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A Democracy of Images: Photographs from the Smithsonian American Art Museum
June 28, 2013

Visitors using tablets in the exhibition.

The exhibition A Democracy of Images: Photographs from the Smithsonian American Art Museum opens today, celebrating the thirtieth anniversary of the establishment of the museum's pioneering photography collection. The exhibition title refers to Walt Whitman's belief that photography was a quintessentially American activity, rooted in everyday people and ordinary things and presented in a straightforward way. The exhibition features 113 photographs selected from the museum’s permanent collection and includes works by Timothy O'Sullivan, Berenice Abbott, Ansel Adams, Trevor Paglen, William Eggleston and Ana Mendieta.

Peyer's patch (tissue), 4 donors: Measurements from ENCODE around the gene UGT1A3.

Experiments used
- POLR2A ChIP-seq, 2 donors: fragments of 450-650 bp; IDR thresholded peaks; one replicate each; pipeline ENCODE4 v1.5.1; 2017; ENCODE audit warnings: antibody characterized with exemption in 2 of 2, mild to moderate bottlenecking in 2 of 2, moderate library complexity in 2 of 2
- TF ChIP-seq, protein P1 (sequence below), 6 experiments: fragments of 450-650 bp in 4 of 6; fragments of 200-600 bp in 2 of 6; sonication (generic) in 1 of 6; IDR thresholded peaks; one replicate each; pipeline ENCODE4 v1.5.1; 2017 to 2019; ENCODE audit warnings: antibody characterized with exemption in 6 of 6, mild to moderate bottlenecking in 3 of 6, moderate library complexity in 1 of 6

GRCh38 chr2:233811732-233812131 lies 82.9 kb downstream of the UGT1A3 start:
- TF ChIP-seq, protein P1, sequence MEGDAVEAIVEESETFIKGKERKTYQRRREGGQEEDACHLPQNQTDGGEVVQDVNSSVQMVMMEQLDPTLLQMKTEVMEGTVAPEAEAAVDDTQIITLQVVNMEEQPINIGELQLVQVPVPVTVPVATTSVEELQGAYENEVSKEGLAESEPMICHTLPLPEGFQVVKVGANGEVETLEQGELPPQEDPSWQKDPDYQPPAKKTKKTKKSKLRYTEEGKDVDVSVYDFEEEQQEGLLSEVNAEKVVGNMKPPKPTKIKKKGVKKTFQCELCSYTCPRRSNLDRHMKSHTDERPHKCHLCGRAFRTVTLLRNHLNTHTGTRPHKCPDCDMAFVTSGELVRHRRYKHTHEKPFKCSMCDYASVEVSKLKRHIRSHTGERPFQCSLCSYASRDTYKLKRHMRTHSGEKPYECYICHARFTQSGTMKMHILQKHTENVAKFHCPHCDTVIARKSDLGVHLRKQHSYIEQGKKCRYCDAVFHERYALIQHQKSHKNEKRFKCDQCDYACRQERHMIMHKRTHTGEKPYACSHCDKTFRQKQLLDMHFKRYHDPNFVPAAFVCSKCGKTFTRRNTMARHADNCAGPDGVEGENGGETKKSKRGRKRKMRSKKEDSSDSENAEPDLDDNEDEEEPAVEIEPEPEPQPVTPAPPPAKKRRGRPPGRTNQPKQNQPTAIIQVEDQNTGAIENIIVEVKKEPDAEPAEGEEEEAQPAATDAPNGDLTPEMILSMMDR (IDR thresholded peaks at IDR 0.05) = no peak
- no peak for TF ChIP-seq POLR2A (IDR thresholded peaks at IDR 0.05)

As is often the case with exhibitions, this represents just a fraction of the 7,300 photographs in the museum's collection. An accompanying website provides information on the works on view and also allows you to explore more than 500 related works. In this way, visitors (both online and on site) can get a broader view of American photography as well as deeper access into our collections. The website is available on iPads in the galleries and is also accessible from your own device - be it computer, tablet, or smart phone - americanart.si.edu/photographs, Enjoy!

Posted by Georgina on June 28, 2013


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